by Mitch Kokai
Senior Political Analyst, John Locke Foundation
Kevin Williamson explains the connection in his latest column for National Review Online.
Donald Trump’s admirers, like those of Ross Perot in an earlier epoch, cite his business success as his main qualification and believe that the acumen that he has demonstrated in making himself rich enough to do incredibly vulgar things like gold-plating the seatbelt buckles in his airplane is a skill that’s transferable to things like trade policy and immigration law. There may be something to that line of thinking, but Ross Perot is not the entrepreneur whom Trump most closely resembles.
You heard it here first: Paris Hilton 2016.
Trump has a great deal in common with Hilton, much more than a famous blond hair-do. Hilton is — or was, more on that in a bit — an heiress to a splendid fortune based in part on real estate. Trump, despite his eternal posturing as novus homo, is a New York City trust-fund brat who inherited a vast real-estate portfolio from his father. Hilton used her standing as a figure of public interest to create a career for herself as a celebrity, as someone who is “famous for being famous,” as the saying goes. Trump still owns a great deal of real estate, but his largest asset, according to his own financial statements, is his celebrity: He values his personal brand at many billions of dollars, more than any building or golf course or property he owns.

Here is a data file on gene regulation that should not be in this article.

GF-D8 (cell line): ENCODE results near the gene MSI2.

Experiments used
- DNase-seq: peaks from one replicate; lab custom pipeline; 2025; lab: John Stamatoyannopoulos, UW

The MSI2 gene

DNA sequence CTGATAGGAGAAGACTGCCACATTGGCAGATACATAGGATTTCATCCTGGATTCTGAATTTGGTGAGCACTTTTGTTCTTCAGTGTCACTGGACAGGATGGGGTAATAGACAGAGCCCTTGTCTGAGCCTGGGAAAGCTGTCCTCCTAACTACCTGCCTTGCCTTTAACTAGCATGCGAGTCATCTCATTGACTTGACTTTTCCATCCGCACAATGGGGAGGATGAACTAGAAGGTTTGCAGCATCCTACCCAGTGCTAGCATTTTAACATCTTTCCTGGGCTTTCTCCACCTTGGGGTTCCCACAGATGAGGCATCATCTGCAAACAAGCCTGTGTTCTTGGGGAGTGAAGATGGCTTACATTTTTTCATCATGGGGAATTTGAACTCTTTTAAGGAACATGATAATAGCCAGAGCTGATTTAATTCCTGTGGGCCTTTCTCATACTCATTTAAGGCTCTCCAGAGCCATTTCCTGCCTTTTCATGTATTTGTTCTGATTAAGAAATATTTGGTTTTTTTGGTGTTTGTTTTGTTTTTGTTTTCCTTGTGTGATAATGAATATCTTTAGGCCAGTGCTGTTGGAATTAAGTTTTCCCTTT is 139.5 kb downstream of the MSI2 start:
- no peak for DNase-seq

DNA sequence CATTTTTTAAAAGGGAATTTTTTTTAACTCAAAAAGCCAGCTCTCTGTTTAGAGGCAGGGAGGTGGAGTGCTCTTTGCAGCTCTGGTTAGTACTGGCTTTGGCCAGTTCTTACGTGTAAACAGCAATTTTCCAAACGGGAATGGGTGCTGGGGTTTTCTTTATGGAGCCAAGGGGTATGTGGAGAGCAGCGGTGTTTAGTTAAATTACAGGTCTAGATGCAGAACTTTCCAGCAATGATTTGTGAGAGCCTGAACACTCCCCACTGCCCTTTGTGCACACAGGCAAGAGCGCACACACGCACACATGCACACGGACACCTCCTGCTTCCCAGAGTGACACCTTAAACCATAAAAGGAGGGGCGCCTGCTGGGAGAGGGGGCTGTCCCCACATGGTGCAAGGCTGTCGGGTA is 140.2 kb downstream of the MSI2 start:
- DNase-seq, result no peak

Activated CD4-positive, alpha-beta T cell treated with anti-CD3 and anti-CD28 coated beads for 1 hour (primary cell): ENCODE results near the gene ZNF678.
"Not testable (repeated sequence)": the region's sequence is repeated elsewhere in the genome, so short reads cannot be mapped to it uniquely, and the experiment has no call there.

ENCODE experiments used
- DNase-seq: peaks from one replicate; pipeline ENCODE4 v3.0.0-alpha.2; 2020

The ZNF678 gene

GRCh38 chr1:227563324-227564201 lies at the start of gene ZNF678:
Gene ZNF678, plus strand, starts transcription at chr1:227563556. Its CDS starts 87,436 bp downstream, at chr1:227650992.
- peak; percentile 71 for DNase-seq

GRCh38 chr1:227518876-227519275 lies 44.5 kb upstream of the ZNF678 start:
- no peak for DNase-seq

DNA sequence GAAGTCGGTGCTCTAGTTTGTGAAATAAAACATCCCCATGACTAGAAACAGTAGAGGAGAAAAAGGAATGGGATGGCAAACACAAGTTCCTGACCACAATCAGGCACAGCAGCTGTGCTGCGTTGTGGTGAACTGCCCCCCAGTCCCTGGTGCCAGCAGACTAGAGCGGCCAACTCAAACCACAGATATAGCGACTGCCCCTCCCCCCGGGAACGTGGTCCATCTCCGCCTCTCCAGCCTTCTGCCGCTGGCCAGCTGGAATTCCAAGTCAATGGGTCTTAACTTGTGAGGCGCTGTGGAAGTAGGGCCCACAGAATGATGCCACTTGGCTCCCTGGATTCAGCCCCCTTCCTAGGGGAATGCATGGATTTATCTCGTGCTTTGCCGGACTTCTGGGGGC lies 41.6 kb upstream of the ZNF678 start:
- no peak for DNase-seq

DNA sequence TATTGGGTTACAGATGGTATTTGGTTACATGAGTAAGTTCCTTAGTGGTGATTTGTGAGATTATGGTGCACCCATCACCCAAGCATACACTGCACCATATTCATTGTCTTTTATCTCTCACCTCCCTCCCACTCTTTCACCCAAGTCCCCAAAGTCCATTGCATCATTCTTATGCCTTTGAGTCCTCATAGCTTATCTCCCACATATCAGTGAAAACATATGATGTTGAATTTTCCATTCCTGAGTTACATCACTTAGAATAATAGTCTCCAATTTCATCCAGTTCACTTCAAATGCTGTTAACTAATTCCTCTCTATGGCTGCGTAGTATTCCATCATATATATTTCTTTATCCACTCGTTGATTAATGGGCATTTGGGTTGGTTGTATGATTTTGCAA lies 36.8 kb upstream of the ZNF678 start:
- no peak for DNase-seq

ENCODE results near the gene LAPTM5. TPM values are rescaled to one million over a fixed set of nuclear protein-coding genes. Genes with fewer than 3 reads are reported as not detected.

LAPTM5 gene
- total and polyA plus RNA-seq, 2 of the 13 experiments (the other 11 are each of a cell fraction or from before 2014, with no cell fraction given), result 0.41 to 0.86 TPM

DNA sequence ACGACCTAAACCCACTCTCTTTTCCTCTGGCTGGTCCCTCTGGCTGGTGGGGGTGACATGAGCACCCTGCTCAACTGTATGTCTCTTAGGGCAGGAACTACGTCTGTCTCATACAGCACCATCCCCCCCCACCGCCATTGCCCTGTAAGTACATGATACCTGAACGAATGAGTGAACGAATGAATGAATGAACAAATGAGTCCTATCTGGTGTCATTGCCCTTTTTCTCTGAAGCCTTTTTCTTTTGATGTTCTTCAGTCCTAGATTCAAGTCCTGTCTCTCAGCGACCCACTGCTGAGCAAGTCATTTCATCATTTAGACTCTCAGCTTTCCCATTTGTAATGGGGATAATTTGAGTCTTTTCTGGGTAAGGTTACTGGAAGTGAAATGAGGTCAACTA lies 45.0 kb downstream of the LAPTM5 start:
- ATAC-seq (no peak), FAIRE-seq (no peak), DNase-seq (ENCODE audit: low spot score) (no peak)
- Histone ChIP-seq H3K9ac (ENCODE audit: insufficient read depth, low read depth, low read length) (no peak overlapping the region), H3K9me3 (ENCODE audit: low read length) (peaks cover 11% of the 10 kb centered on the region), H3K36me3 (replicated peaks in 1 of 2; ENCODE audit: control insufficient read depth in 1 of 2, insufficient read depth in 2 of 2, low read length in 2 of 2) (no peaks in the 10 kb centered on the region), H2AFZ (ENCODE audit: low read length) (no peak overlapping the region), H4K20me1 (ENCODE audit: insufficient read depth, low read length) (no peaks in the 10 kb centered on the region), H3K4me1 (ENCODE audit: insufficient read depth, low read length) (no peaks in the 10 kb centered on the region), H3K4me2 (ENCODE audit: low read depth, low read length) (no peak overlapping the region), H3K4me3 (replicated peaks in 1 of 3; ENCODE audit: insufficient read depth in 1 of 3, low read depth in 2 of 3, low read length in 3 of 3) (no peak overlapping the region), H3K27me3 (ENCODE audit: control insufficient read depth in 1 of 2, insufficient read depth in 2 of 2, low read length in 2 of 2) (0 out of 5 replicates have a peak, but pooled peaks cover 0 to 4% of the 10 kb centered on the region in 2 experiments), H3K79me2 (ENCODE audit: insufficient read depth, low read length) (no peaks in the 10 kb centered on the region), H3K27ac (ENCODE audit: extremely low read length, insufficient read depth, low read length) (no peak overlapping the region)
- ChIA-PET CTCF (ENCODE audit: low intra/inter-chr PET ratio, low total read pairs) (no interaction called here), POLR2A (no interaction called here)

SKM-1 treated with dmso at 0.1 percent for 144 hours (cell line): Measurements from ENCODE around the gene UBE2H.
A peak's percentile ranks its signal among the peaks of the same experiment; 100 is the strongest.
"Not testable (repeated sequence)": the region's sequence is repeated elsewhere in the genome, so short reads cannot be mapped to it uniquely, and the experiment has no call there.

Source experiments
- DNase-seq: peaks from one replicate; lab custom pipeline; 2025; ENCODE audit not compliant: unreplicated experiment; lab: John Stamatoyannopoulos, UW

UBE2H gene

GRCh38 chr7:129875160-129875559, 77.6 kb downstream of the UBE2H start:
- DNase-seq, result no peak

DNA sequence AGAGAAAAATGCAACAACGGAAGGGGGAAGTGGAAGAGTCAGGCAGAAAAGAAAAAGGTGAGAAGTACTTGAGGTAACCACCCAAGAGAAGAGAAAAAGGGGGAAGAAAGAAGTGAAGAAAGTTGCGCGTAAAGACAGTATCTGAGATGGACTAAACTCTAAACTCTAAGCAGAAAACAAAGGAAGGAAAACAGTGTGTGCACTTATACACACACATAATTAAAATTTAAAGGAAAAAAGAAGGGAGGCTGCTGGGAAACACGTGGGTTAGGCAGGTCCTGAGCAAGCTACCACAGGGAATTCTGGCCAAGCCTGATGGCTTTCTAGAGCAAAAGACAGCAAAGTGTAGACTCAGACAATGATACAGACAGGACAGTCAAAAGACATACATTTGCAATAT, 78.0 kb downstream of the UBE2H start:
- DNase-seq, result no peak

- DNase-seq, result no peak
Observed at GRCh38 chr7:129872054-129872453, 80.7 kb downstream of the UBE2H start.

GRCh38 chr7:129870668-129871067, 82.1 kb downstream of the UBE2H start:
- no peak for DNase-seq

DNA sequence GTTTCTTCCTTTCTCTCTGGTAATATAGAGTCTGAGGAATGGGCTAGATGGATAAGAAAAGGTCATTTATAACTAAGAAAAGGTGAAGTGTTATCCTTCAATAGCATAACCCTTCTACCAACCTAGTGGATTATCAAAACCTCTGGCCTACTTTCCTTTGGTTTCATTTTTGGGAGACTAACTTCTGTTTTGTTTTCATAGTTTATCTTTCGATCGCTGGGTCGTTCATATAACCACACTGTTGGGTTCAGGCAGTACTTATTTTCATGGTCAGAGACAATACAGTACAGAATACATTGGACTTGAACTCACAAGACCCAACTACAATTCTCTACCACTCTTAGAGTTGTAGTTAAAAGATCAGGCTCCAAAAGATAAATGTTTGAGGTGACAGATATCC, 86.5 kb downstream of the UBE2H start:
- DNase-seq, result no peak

Which is to say, Trump and Hilton are in the same racket.